At Indiana University, the Black student population accounts for 7.5% of the population, at Washington University,10.42%, at Baylor, 6.21%, at Duke, 7.19%. If every student who identifies as Black at Notre Dame signed a proposed petition with a minimum percentage of 5%, the petition would not be brought to the senate. 

It is no secret that diversity of thought at Notre Dame, in any form, is not always appropriately represented in student government. We urge the student body to consider the communities of students with different sexual orientations, religious beliefs, racial identities and socioeconomic backgrounds on our campus and remind themselves of their rightful seat at the table. 

Petitions have always been about providing a platform to students who struggle to have their voices heard. This is not about limiting the democratic rule of the majority; it is about ensuring that minority opinions are always represented. 

In response to the argument that specific student government organizations geared towards representing minority groups can and will represent minority student opinions, we say that in the event that these organizations do not represent some opinion, for any reason, students should still have the power to bring their concerns to the senate.  

Petitions are a lifeline for small groups of students who struggle to reach the halls of power, and we believe that protecting that ability is more important than any inconvenience the process might pose to the student senate.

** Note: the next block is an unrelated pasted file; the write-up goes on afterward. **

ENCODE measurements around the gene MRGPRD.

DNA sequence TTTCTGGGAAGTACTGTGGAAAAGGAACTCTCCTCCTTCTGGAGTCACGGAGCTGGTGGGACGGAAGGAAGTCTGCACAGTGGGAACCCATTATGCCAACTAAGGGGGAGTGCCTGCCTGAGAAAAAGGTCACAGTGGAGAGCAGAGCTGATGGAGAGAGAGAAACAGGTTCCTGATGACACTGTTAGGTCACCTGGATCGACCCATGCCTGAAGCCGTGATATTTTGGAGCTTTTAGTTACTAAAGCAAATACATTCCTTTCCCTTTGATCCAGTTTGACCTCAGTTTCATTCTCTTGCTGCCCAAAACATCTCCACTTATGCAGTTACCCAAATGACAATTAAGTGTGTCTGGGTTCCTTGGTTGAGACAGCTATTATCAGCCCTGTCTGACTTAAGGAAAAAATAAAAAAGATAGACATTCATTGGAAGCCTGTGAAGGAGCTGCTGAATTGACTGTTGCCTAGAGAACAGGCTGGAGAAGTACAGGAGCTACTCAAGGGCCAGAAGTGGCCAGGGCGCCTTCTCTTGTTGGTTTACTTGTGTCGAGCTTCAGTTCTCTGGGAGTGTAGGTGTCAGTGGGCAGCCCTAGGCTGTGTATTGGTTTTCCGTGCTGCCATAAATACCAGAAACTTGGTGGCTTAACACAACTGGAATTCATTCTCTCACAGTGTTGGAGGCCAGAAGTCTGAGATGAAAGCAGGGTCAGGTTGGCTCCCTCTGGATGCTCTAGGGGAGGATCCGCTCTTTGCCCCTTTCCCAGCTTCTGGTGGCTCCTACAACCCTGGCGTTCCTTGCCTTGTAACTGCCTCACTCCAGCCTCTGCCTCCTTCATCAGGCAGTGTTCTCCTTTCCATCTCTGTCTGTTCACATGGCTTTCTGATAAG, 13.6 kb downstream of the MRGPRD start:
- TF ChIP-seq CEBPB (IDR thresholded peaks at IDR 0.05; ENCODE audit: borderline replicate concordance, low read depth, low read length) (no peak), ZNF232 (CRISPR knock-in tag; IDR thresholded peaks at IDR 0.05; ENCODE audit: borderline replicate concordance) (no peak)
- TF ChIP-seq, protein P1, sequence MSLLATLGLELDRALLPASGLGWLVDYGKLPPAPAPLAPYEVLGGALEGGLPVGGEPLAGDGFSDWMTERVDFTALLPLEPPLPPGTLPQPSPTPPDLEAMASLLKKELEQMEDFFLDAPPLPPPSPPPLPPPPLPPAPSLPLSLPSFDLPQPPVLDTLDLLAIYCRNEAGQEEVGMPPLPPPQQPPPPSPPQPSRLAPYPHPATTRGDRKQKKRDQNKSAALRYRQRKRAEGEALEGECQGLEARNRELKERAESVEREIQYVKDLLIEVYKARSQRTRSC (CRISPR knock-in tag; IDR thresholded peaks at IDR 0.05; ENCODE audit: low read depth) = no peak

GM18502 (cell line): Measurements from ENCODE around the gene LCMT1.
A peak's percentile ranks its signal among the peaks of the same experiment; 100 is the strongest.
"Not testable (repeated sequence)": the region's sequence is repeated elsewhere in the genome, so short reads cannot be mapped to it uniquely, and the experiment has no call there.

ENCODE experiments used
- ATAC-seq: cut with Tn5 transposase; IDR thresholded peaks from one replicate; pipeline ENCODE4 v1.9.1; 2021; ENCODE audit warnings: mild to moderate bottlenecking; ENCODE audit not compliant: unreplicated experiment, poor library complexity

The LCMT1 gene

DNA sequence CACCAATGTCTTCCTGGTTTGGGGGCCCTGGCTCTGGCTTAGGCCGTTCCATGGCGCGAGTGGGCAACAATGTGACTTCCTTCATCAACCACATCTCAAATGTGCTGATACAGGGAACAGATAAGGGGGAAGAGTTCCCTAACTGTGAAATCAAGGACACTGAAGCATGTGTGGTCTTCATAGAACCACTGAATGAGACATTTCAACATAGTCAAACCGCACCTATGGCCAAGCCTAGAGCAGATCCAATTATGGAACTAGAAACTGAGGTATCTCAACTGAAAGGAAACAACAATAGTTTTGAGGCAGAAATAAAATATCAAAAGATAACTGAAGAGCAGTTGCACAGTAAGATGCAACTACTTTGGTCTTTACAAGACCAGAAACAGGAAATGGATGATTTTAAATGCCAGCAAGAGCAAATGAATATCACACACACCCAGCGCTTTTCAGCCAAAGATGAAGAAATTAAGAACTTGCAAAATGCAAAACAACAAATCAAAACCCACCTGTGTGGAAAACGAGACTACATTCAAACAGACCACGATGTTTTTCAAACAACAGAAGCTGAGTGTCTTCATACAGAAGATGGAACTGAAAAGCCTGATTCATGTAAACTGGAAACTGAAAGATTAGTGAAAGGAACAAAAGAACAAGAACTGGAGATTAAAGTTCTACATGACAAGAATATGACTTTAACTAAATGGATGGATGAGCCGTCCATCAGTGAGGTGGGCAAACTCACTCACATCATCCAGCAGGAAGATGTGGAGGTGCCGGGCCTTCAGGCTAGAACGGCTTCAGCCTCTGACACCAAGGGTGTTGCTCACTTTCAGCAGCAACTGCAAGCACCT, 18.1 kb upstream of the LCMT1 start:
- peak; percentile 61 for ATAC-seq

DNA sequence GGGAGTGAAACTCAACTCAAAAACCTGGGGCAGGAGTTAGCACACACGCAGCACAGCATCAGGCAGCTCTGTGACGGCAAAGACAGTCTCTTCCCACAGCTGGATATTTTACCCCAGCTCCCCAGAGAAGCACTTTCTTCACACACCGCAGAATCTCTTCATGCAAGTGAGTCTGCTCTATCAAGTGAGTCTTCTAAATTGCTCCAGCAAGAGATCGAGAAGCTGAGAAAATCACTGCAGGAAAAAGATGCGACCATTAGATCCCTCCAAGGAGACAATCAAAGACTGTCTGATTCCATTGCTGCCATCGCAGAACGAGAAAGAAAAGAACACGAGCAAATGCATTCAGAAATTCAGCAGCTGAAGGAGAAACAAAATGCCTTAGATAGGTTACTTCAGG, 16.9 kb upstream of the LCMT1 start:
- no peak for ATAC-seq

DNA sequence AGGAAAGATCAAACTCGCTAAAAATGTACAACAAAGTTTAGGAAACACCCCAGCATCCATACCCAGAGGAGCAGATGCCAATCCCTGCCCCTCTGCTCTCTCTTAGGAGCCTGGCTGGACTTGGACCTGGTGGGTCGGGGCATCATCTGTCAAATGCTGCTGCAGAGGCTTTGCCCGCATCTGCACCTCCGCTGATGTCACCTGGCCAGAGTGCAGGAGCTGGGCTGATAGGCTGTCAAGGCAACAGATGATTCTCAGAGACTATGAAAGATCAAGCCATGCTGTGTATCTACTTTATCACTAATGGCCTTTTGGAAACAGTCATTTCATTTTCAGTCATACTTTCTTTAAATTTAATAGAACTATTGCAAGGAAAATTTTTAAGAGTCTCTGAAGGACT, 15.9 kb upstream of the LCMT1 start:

Even the argument that the petitioning process somehow wastes the time of the student senate seems to be flawed. Over the past decade, students have seldom taken advantage of this democratic procedure in the Student Union to make their voices heard. This year, however, the student senate has received unprecedented levels of direct student input through the petitioning process, perhaps due to the unusual circumstances posed by the COVID-19 pandemic.  

A prime example of a petition representing a minority opinion brought to the senate this semester is the petition calling for the resignation of Fr. John Jenkins following his appearance at the White House in September. With only 213 signatures, this petition barely passed the threshold to be brought to the senate. Although it was voted down, hearing the petition was still a crucial part of fulfilling the duty of representing student interests. In spite of the lack of support for Jenkins’ resignation, it was an issue that needed to be addressed.

This demonstrates the power of the petitioning process to allow groups of people to coalesce their voices around the pressing issues in their lives and be heard. Petitions empower students who might not have some visible, official position to make change and take part in the work of student governance. 

This year’s concentration of petitions represents students’ increased agency in the policymaking process. It is a trend to be celebrated and nurtured, not strangled in the cradle. 

Dane Sherman


Eliza Smith


Henry Jackson


Renee Pierson


Feb. 22

Editor’s Note: Dane Sherman and Renee Pierson are former news writers for The Observer.

The views expressed in this Letter to the Editor are those of the author and not necessarily those of The Observer.